In England, all the schools I attended were government schools which were very much under the influence of the ‘social class’ system back then. I also attended a state school in Kentucky after moving to the US and studied for GED to pave my way into university. I attended one state university: WKU for two years and then transferred to Asbury College. After graduating, I attended Asbury Theological Seminary for two years before moving again and enrolling in The Grand Canyon University where I received a fellowship.

What is the highest level of education you achieved?

M.Ed in Secondary Education. My teaching subject is English.

What work or profession did you choose after school and was there anything in school that influenced this choice?

I started out as a class tutor after being approached by a couple of professors. Later I did some private tutoring and substitute teaching. I obtained a part-time position as a music teacher for a short while then went into management for a Fortune 500 company and also obtained a part-time lecturer position for general studies. While I look back upon my years as an educator with fondness, I never set out, nor intended to become an educator. My passion was to become a clinical psychologist, but I allowed myself to be steered away from it.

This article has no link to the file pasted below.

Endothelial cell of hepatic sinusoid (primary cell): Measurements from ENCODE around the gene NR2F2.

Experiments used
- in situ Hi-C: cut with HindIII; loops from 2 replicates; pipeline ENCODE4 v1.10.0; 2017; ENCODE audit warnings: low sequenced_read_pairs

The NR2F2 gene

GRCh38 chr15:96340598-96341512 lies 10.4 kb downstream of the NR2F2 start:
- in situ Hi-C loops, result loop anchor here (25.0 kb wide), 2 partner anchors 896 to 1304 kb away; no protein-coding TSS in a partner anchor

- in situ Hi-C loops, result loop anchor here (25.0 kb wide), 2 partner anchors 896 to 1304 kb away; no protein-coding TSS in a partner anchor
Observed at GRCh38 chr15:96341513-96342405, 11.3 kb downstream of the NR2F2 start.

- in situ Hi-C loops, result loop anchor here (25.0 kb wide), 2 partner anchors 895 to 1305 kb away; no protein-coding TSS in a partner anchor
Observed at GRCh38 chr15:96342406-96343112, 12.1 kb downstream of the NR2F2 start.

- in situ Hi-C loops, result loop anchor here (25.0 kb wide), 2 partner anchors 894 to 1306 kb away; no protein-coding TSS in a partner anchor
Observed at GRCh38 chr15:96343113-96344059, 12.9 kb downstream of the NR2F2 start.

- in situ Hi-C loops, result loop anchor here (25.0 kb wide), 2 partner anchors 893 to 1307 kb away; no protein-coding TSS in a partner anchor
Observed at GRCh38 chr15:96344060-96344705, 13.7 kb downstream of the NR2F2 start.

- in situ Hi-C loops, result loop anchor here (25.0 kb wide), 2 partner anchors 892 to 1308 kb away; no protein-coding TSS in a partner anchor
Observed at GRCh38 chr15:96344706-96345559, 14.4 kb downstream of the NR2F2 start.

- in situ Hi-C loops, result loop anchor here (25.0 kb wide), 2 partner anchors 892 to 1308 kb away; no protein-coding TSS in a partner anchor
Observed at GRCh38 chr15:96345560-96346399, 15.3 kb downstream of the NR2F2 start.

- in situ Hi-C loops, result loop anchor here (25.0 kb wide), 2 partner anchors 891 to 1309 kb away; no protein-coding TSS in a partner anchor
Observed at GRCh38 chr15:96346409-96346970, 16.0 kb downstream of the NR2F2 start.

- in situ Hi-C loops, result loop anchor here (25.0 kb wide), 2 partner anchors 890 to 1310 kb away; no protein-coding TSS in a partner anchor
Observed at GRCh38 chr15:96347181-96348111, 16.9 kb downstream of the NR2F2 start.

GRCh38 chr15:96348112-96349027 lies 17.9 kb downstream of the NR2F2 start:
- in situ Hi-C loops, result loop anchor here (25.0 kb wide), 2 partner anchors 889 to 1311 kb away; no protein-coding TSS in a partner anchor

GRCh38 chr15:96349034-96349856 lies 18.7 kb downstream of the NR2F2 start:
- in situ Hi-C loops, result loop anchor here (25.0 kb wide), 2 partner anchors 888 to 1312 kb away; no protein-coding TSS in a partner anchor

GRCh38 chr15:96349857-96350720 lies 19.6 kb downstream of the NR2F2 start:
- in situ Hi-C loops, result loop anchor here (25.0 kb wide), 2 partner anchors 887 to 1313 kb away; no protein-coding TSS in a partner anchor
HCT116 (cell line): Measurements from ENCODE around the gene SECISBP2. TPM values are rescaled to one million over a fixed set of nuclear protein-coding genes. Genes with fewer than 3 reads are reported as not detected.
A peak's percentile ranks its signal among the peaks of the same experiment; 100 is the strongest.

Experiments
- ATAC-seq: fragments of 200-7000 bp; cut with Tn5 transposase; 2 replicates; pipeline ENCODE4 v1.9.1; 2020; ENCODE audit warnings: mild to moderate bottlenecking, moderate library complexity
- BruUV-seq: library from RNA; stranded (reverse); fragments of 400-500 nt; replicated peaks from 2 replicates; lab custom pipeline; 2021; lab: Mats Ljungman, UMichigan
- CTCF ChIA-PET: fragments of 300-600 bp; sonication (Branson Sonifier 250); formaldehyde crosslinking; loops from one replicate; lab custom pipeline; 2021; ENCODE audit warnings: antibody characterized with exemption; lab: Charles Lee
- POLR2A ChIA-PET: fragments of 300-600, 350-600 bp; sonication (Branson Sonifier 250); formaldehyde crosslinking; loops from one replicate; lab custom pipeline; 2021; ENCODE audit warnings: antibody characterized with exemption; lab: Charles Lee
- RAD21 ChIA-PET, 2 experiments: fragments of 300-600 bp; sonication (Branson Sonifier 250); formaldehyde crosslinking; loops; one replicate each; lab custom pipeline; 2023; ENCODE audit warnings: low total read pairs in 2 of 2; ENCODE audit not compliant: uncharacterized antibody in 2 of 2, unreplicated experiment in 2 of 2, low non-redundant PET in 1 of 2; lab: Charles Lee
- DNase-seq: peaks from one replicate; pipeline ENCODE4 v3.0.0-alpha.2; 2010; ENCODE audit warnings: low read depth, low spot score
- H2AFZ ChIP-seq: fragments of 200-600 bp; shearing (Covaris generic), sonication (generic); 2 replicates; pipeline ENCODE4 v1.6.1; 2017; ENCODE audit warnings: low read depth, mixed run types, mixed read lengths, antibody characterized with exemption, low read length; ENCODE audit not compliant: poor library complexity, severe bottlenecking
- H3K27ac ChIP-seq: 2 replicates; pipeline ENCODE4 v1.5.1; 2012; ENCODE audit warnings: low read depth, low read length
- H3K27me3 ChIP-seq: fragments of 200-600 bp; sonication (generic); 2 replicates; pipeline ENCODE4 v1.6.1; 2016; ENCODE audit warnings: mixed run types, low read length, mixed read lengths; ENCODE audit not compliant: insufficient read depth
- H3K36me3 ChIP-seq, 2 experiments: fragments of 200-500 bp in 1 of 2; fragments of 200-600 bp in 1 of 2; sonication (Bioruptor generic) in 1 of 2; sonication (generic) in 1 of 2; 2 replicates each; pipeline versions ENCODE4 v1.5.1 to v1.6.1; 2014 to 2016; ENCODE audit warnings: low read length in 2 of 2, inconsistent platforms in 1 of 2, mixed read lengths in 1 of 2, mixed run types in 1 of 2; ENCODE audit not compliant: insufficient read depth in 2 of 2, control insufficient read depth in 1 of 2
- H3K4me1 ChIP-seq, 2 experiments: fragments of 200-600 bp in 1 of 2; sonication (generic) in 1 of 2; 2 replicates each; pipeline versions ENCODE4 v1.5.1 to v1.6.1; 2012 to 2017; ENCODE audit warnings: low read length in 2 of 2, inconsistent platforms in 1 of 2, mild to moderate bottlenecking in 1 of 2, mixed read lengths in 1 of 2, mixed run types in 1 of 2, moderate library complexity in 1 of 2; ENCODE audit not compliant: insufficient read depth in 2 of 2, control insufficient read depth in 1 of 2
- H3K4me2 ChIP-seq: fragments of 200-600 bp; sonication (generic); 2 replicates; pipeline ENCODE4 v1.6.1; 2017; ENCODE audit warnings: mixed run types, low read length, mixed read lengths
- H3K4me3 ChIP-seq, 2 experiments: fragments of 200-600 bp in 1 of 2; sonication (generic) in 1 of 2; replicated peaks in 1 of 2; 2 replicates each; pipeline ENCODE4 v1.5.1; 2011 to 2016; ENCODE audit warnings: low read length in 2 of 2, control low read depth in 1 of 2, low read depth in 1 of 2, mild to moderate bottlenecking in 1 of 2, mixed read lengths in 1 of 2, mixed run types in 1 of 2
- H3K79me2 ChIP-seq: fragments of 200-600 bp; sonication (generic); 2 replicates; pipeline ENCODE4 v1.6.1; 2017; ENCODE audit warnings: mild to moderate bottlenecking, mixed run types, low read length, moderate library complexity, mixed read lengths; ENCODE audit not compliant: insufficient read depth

What is your earliest memory of school?

Singing, All Things Bright and Beautiful in assembly at Marfleet Primary School. I loved the song from the first time I heard it and learned it quickly as it resonated with me as I played in my grandma’s gardens.

What memories do you have of learning to read?

Reading Dick and Jane books with Spot the dog.

What memories do you have of learning to write?

Graduating from printing words to joining the letters of the alphabet while writing. I found it intriguing.

What do you remember about math classes?

I hated math. The only time I enjoyed it was when we were given a project to take note of the different kinds of vehicles that passed us on the road and create a chart.

What was your favourite subject?

Kevin Cooper school days reminiscences

 History. I became entranced with the stories of inventors. Especially those like George Stephenson who were from poor families and told they would never amount to anything as a child.